Serve Well Blog

Entries tagged 'Post-Service Term Reflections'

3.18.15

One Goal, Many Possible Paths

The Krista Foundation | Colleague Press, Integrating Service As A Way Of Life, Post-Service Term Reflections, Transitions Home & Beyond

2012 Krista Colleague Mike Davis spends his days equipping youth to use art to process trauma. Read how he's discerning his next step in growing his vision for service.

 

Mike DavisBecause music got Mike Davis ‘12 safely through a rough adolescence, he's passionate about helping young people to engage, create, and communicate through arts and performance.

While serving with Urban Impact in Seattle, he began to see how the arts could go deeper. Many of the middle schoolers he worked with didn't know how to process their pain in a constructive way. Using hip hop, Mike saw firsthand how students could "get stuff out of them and into a song or a spoken word piece." Releasing their feelings through art helped them process trauma.

As well, students found in Mike a mentor who understood where they came from and what they were dealing with at home. As he writes in "Where I am from"

 

I'm from...

Black mothers that take upon the roles of black fathers,

Fathers that were forced to forsake their own and encouraged not to bother,

Leaving my momma to teach me to tie my tie and fold down my collar,

I'm from...

How come YOU get to and I can't,

From songs I didn't like but was forced to dance,

From, if another cop looks at me that way I'ma...

From, never mind, I'll just avoid that drama.

 

One day, a girl who had shared her journal with Mike--including an entry that talked of suicide--came to see her counselor. Told that the counselor was out, she asked to meet with Mike instead. You can't, was the reply-Mike is not certified.

"She needed someone, but on paper I wasn't certified to talk with her," Mike remembers.

Stung by the response, Mike enrolled in Bellevue College. But the road to credentials in art therapy would be long. Aiming for a graduate degree would mean "pounding it out for the next 8 to 10 years, doing my prerequisites and transferring to university."

And unlike many students, Mike's full-time studies joined an already long list of responsibilities as a full-time worker, musician, and dad to his 5 year old son.

A year into his studies, Mike began to wonder if this was what God had in mind for him. After wrestling with this question during the January Debriefing and Discernment retreat, Mike is choosing to put school on hold for now.

"I know what art and music did for me as a teen, so I want to connect performing art and visual art to help kids process major or minor trauma," he says. "That's still my vision, but God is calling me to pick another route, and it's slowly making sense."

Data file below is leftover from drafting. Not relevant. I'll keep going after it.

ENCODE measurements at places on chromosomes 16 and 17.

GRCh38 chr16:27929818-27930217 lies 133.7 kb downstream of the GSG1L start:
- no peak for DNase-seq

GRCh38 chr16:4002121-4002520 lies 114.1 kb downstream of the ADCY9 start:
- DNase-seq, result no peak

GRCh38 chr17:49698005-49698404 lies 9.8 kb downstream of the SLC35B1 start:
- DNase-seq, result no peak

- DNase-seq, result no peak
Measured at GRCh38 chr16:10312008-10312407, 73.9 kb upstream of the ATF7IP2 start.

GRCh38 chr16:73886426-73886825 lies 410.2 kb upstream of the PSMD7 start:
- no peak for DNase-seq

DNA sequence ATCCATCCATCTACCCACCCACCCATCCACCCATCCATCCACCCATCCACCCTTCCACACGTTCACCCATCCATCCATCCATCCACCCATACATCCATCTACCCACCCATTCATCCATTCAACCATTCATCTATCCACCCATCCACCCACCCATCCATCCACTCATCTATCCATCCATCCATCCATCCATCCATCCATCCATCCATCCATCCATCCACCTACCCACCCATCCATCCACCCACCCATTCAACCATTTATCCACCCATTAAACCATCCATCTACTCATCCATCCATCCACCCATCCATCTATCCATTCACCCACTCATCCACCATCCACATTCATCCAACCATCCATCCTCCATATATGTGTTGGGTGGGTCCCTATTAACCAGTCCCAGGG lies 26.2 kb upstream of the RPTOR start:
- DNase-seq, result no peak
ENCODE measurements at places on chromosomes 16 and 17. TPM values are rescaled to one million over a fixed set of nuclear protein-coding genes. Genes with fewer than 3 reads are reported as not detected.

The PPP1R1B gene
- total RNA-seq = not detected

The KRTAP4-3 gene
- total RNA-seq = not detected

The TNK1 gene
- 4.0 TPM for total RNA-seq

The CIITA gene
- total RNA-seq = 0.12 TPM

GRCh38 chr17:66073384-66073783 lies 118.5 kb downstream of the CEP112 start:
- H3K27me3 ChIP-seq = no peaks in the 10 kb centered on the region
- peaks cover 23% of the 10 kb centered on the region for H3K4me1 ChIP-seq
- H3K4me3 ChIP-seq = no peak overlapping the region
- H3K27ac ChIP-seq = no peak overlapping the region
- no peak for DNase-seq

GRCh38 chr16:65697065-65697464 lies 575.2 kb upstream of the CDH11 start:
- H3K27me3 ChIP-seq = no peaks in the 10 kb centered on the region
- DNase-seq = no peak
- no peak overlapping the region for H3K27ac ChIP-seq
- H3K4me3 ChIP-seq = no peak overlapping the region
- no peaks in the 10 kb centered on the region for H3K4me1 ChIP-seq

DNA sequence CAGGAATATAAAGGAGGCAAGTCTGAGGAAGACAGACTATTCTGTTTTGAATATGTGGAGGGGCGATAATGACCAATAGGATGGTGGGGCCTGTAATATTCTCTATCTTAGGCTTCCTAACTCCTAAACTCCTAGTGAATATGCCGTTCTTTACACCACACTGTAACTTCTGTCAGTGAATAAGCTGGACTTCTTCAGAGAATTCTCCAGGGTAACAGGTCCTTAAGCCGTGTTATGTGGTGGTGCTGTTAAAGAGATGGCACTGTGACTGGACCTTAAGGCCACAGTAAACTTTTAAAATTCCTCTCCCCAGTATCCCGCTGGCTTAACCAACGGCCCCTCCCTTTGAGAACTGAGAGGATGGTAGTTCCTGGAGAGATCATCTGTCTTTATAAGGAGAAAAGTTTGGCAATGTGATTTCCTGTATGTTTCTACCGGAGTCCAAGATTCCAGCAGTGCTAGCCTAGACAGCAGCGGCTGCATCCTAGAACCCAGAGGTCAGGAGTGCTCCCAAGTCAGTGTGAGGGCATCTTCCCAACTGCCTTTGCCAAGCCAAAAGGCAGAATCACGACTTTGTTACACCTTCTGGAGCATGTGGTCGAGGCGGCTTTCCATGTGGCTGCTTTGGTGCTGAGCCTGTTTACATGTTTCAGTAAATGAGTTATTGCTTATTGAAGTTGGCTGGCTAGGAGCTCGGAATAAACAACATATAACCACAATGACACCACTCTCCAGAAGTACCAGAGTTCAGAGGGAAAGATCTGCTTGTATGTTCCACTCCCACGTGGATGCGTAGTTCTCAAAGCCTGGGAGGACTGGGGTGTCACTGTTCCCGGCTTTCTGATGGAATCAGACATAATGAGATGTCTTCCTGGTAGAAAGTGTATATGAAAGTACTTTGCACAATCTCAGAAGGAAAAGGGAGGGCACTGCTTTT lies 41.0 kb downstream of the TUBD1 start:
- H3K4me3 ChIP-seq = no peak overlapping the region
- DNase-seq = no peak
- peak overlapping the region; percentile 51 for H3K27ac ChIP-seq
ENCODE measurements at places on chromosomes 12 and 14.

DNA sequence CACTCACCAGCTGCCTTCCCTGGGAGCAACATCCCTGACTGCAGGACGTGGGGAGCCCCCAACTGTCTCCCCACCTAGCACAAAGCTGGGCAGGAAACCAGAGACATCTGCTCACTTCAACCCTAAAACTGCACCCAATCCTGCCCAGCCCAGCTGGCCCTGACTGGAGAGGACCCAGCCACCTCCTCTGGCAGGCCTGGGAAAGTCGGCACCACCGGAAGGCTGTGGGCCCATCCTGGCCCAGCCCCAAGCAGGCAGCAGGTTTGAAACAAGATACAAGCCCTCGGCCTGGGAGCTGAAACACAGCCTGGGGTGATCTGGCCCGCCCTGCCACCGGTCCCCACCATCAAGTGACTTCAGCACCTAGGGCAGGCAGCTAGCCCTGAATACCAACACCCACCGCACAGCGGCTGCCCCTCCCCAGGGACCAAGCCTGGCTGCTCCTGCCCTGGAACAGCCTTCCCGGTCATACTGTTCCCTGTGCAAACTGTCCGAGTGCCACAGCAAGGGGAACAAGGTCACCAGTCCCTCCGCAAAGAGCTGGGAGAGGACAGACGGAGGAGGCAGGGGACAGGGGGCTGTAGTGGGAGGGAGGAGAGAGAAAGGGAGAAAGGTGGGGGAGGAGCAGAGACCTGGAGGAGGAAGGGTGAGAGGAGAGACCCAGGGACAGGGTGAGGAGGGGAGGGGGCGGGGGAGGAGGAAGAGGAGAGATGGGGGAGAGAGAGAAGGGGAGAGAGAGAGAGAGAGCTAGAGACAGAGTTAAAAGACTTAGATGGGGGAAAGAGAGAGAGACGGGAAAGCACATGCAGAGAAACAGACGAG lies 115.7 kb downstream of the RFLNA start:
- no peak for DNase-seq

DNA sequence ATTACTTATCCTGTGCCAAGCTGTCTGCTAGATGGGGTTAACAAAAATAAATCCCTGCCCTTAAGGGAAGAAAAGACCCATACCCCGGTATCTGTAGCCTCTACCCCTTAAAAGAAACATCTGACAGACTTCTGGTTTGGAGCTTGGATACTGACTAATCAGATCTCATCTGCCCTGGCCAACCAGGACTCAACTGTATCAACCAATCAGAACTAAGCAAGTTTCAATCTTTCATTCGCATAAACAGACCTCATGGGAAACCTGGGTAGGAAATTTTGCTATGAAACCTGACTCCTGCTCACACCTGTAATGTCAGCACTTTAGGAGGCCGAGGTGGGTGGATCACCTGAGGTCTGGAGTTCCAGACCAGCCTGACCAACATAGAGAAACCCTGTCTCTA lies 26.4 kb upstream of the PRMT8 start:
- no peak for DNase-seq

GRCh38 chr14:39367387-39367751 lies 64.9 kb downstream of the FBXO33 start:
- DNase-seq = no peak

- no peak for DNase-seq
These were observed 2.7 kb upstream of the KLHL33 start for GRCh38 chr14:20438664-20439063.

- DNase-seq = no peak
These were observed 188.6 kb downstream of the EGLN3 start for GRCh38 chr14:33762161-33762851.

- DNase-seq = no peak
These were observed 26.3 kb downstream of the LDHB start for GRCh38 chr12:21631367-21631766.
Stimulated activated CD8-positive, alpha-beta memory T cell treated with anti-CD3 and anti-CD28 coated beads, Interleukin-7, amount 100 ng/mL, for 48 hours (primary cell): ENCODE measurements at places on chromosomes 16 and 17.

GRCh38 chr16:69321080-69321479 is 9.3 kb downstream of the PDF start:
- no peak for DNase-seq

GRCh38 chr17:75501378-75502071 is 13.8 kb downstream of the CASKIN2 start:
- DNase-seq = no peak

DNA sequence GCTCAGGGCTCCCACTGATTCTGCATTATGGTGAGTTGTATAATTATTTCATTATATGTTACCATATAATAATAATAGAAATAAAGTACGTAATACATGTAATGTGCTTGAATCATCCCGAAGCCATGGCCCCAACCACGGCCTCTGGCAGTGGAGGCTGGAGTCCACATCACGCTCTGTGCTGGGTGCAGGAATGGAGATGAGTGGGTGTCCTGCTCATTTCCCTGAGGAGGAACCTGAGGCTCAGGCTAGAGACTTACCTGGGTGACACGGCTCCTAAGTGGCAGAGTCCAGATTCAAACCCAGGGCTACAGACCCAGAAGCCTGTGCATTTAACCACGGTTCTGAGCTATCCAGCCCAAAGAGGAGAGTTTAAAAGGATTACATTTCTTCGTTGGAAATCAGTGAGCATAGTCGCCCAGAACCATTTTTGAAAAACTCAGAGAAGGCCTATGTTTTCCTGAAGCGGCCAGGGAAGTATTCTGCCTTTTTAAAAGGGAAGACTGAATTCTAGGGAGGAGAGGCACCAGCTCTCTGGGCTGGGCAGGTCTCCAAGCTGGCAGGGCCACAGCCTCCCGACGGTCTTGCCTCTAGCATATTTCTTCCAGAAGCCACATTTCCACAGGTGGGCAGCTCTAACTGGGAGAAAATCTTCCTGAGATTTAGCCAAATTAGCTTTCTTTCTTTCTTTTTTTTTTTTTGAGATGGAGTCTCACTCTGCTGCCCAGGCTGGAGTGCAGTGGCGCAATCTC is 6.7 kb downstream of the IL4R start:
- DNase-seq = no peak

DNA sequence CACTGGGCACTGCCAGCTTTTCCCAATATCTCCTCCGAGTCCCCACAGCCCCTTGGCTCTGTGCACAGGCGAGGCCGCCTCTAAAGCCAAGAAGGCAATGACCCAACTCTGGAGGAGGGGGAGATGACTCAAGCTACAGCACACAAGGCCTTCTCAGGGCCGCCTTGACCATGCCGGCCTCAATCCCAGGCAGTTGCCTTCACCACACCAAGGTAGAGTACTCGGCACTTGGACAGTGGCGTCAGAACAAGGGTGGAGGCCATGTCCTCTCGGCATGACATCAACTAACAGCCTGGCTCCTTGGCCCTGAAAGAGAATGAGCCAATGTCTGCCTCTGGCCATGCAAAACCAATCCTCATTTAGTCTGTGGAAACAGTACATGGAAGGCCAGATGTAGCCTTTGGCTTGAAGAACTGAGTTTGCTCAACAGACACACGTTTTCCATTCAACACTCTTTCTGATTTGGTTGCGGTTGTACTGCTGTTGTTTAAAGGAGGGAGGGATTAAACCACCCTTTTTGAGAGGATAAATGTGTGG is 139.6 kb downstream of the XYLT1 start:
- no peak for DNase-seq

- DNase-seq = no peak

During his six years in Seattle, Mike has built relationships with many different community organizations. Connected to faith-based and secular nonprofits as well as the public education system, he is well positioned to use the arts to make a difference in the lives of young Seattle residents.

Now a drop-in coordinator for the Seattle Union Gospel Mission's Youth Reachout Center, Mike thinks that the route God has in mind for him might be less traditional. "It's like God is saying, really experience this road instead of the one you would naturally take. I feel like if I am obedient to what God is saying, all these pieces will fall in place."

 

 

3.18.15

Where I'm From

The Krista Foundation | Colleague Press, Developing Nations, Environmental Projects, Urban America, Post-Service Term Reflections, Transitions Home & Beyond

Before we can know where we are going, we need to recognize where we are from. At the Debriefing and Discernment Retreats, Krista Foundation Colleagues were invited to claim their roots and their present as they wrote poems prompted by the question, Where am I from?

Michael Davis, Justin Willis, Madie Padon, and Claire Smith share their responses here.

 

 Where I'm From
Mike Davis

I’m from…

The long lines of government assistance,

From the same line that formed my existence.

The lines that separated me from you,

The lines that labeled me as colored because you couldn’t accept my hue, truth.

I’m from…

Black mothers that take upon the roles of black fathers,

Fathers that were forced to forsake their own and encouraged not to bother,

Leaving my momma to teach me to tie my tie and fold down my collar,

I’m from…

How come YOU get to and I can’t,

From songs I didn’t like but was forced to dance,

From, if another cop looks at me that way I’ma…

From, never mind, I’ll just avoid that drama.

I’m from…

You’ll never go there, because where I’m from is nowhere,

Listen, I don’t think you understood me…

I’m from nowhere, no where you’re from

Or forsake the history from whence you come,

You wanna know where I’m from?

I come from long lines from which my history was hung

I come from the reminder of the history in which you shun.

Mike Davis

 

Formerly director of the Leadership and Mentoring Program for Urban Impact in Seattle, Mike Davis ‘12 is now a drop-in coordinator for the Union Gospel Mission's Youth Center.

 

 
Where I'm From
Madie Padon

I am from the beginning of the Nile with endless tilapia to dust filled roads where an oncoming truck meant you have to hold your breath for the next 2 minutes as it passed by.


I am from sneaky, shadow seeking geckos that I said goodnight to every night to the starch filled meals that seemed to have no taste.


I am from dancing in front of hundreds at a moments notice to carrying three unknown children in a 12 person van that somehow seated 15.